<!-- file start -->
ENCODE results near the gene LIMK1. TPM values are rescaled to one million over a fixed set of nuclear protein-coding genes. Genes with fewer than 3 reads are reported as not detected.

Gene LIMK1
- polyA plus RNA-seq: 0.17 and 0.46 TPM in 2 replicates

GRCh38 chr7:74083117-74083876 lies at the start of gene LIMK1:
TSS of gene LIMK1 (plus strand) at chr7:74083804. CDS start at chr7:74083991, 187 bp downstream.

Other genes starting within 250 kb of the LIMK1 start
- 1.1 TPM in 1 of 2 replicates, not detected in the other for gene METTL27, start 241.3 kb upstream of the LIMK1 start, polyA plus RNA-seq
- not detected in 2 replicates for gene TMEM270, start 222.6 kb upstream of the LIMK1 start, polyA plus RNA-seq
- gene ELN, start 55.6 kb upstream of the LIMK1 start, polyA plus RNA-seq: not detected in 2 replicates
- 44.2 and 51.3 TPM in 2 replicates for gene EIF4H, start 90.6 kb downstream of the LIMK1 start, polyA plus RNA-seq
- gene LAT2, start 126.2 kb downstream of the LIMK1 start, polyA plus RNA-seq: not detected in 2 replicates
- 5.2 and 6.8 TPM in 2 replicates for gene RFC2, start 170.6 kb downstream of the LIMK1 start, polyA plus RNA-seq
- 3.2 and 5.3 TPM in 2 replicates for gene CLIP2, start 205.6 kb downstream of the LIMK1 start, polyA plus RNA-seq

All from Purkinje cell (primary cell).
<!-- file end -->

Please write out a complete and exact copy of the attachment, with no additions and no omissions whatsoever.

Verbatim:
ENCODE results near the gene LIMK1. TPM values are rescaled to one million over a fixed set of nuclear protein-coding genes. Genes with fewer than 3 reads are reported as not detected.

Gene LIMK1
- polyA plus RNA-seq: 0.17 and 0.46 TPM in 2 replicates

GRCh38 chr7:74083117-74083876 lies at the start of gene LIMK1:
TSS of gene LIMK1 (plus strand) at chr7:74083804. CDS start at chr7:74083991, 187 bp downstream.

Other genes starting within 250 kb of the LIMK1 start
- 1.1 TPM in 1 of 2 replicates, not detected in the other for gene METTL27, start 241.3 kb upstream of the LIMK1 start, polyA plus RNA-seq
- not detected in 2 replicates for gene TMEM270, start 222.6 kb upstream of the LIMK1 start, polyA plus RNA-seq
- gene ELN, start 55.6 kb upstream of the LIMK1 start, polyA plus RNA-seq: not detected in 2 replicates
- 44.2 and 51.3 TPM in 2 replicates for gene EIF4H, start 90.6 kb downstream of the LIMK1 start, polyA plus RNA-seq
- gene LAT2, start 126.2 kb downstream of the LIMK1 start, polyA plus RNA-seq: not detected in 2 replicates
- 5.2 and 6.8 TPM in 2 replicates for gene RFC2, start 170.6 kb downstream of the LIMK1 start, polyA plus RNA-seq
- 3.2 and 5.3 TPM in 2 replicates for gene CLIP2, start 205.6 kb downstream of the LIMK1 start, polyA plus RNA-seq

All from Purkinje cell (primary cell).